by David Jones
Fifteen-year-old Keith was a physically intimidating kid who had a history of disruptive behaviour and physical violence towards staff and other young people in his previous placements. His risk assessment also reported that he played by his own rules and had no respect for boundaries.
Indeed, during his first week with us he had to be restrained twice and went missing overnight on four occasions. Over the next few months he began ringing the home in the early hours, demanding that the sleeping-in staff get up and drive him back to the home, which they did. On his return, he would help himself to food in the kitchen before going to his room.
The other kids began to resent this, reasoning that we were affording Keith special treatment, and some of the staff agreed. However, our manager’s rationale was that we were keeping a very difficult young person safe and that his behaviour might start to improve by ‘indulging’ him in this way.
But we now realised that we faced a dilemma in trying to contain Keith in this way, as the dynamic of a happy home was changing.
Because he could become violent in seconds (and many staff were actually scared of him) were there any other workable options? Keith was also an intelligent and articulate kid with good manners when in an agreeable mood. A devout Roman Catholic who went to Mass every week, on one occasion I thought to ask him if his attitude might not contradict his faith. He replied that he saw no connection between the two and didn’t think his behaviour warranted concern.
In numerous staff meetings, the opinion was voiced that we were sending out the wrong message to the other young people and that Keith was “taking the mick”. And when we tried to explain the reasons behind our approach to the other kids, some of them did understand, but even then their resentment was evident.
Just five months short of his 16th birthday, Keith knew he could be moved out to the YMCA if his poor behaviour continued, and a number of staff didn’t want this to happen. In the end this didn’t become an issue as his mother returned from Poland (she’d abandoned him as a child and he’d never known his father) and he was thrilled that she wanted him to live with her.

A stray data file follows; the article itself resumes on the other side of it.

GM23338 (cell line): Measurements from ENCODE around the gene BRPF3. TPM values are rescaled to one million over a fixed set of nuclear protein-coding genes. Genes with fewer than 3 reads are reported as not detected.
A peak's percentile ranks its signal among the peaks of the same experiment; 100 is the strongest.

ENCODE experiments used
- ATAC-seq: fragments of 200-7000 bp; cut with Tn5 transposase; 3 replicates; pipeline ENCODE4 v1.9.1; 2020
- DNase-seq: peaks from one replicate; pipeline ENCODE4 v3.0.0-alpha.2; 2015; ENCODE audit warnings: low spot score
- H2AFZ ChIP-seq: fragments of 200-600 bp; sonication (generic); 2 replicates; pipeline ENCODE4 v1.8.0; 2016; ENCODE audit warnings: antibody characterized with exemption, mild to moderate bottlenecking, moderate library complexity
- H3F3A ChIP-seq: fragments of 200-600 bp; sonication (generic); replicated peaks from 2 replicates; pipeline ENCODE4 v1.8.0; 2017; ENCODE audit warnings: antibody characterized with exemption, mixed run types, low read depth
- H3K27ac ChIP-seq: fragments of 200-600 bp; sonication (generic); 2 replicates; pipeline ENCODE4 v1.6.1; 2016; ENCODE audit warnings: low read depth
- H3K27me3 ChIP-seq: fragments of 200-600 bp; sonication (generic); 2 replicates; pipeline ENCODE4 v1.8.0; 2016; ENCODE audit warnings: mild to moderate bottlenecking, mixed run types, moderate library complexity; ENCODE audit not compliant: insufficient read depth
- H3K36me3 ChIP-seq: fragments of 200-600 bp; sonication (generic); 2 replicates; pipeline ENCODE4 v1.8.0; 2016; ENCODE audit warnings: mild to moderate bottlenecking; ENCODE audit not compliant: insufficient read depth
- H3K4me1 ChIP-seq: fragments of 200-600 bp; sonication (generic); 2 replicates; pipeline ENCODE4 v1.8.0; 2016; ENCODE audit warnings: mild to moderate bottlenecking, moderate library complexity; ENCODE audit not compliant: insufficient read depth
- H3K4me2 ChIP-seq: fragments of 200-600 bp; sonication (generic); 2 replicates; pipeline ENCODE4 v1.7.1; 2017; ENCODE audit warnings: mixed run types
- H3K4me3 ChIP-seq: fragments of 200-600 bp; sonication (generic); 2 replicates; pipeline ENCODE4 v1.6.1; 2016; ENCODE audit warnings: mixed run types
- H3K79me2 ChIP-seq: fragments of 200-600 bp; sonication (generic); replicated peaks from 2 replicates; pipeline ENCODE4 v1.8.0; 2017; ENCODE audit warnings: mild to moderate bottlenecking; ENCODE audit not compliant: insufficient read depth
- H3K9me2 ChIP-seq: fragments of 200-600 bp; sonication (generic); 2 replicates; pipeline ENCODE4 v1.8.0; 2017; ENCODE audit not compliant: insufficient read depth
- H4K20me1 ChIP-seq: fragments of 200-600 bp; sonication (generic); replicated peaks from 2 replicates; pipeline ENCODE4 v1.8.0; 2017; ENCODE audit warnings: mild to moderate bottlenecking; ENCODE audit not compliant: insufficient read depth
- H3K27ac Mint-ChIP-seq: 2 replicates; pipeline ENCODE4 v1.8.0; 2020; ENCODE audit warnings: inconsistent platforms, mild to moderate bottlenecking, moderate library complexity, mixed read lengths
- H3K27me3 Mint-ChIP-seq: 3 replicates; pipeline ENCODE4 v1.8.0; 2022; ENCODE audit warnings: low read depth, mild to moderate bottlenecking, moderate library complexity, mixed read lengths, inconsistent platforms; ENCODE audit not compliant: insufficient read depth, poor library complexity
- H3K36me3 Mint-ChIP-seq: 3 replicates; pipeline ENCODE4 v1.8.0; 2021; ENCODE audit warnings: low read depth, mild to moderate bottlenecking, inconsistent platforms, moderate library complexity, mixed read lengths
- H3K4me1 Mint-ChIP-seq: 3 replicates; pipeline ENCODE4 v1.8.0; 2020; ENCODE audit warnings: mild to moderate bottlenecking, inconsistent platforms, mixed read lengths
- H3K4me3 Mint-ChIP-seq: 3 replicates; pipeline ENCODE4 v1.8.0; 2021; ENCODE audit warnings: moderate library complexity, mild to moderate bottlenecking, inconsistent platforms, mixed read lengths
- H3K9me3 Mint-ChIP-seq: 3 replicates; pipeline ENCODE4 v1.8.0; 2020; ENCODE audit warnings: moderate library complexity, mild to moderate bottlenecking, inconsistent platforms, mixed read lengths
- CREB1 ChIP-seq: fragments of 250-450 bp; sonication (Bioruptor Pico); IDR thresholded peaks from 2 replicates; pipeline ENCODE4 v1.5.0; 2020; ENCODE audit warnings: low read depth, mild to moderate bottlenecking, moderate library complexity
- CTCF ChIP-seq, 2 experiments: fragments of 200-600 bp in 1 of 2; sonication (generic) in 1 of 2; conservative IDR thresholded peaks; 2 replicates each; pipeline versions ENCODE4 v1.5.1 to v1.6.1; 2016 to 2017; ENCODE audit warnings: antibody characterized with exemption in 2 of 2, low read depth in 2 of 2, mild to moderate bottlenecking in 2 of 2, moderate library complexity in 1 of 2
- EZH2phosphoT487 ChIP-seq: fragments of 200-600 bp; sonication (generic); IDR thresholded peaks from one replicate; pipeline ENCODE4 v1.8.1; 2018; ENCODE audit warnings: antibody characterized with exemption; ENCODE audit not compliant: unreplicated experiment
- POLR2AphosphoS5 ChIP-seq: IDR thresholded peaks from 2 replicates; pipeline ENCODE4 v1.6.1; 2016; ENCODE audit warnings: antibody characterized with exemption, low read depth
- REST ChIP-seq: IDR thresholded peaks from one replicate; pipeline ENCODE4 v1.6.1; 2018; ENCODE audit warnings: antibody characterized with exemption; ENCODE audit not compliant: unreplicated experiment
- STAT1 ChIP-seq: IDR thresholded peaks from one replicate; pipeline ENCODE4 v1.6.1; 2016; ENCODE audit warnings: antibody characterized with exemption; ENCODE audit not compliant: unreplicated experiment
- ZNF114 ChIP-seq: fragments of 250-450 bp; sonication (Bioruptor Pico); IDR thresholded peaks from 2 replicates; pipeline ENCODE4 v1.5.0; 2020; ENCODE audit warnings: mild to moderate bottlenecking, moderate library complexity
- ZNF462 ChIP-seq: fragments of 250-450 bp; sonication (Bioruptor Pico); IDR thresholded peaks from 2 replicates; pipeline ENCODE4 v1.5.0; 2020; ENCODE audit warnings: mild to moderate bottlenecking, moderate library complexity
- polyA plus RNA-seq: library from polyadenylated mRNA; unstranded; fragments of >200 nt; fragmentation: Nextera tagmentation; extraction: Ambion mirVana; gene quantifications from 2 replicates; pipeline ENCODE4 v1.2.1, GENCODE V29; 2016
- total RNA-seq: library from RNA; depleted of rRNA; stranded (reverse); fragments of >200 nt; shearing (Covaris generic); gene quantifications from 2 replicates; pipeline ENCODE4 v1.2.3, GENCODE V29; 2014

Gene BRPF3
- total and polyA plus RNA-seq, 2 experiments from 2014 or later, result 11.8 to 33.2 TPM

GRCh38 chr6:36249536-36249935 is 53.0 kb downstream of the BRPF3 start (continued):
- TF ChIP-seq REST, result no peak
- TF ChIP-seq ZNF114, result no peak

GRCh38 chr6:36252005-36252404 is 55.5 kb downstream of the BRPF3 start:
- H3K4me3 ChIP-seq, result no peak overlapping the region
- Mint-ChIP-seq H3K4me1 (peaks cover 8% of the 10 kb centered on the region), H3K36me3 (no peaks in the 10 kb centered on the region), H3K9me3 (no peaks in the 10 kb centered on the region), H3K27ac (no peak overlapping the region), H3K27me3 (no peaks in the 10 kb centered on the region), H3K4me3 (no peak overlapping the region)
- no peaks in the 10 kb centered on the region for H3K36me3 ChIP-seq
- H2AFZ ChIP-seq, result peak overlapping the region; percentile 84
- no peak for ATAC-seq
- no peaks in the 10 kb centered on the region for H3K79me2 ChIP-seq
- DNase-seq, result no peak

However, had Keith been younger, could we have maintained this behaviour plan with him? There seem to be two distinct schools of thought here. One recommends that staff cater to such a young person’s needs in order to avoid the risk of violent confrontation and unsettling the kid emotionally. This way a gradual introduction of rules might be possible, which could also allow for the building of better relationships between the young person and staff and the other kids.
Alternatively, staff could adopt a more disciplined approach, but with the attendant behavioural issues this would create.
What isn’t in doubt however, is choosing what might be regarded as the ‘easier’ option is more often than not more productive in terms of fostering a young person’s emotional, physical and educational wellbeing. When a child has returned from a difficult contact with a parent and is clearly upset, agreeing to let him have tomorrow off school is the compassionate way to deal with this. Some staff will always prioritise education over the child’s mood, but surely it’s a question of perspective and appreciating the bigger picture?
I’ve followed kids with a colleague and seen them approach strangers asking for a cigarette, or observed them picking up nubs in the street and smoking them. In such circumstances I’ve witnessed staff who smoke give the kid a cigarette, while emphasising the dangers of approaching members of the public. This might strike some staff as an easy option but I beg to differ. It’s a judgement call and the right one. Rules are in place because they are necessary, but they don’t always allow for common sense to be applied when dealing with a troubled and upset kid.
Teaching young people to be independent is one thing, but when a very distressed girl, Mary, rang me asking if I’d pick her up from school because she couldn’t face catching the bus, I had no hesitation in agreeing to her request. I also reasoned that on the journey back, we could discuss why she’d had such a dreadful day.
Extremely agitated about starting at a new school the next day, Steven asked me if he could stay up later with me and watch the last hour of a film. For certain staff this simply wouldn’t be an option, and they’d explain to the kid that a good night’s sleep is essential on a school night. However, I knew that Steven would struggle to sleep had I turned the television off, and that he’d go to his room in a much more settled mood an hour later. He even voiced more of his concerns with me about the next day before the film finished, and when he bid me goodnight he was clearly feeling less anxious.
With Keith I think that the route we took, while involving compromises on our part which we didn’t afford the other young people, did work in that it nullified the risk of violence, but it remained a dilemma. And there’s no doubt that my professional and personal practice did need to be tailored, as I constantly found myself reassessing whether I was doing the right thing. It certainly required professional patience on my part.
I also kept thinking that had we taken a tougher line, it would have demonstrated to the other kids that they were all equal in the eyes of the staff and that rules and boundaries need to be observed.
The bottom line wasn’t to make our lives easier (although a number of staff did claim this was the case) but to accommodate Keith as safely as possible. That’s how I tried to square these two issues, but it wasn’t easy.
David Jones is pseudonym. He is a residential children’s home worker.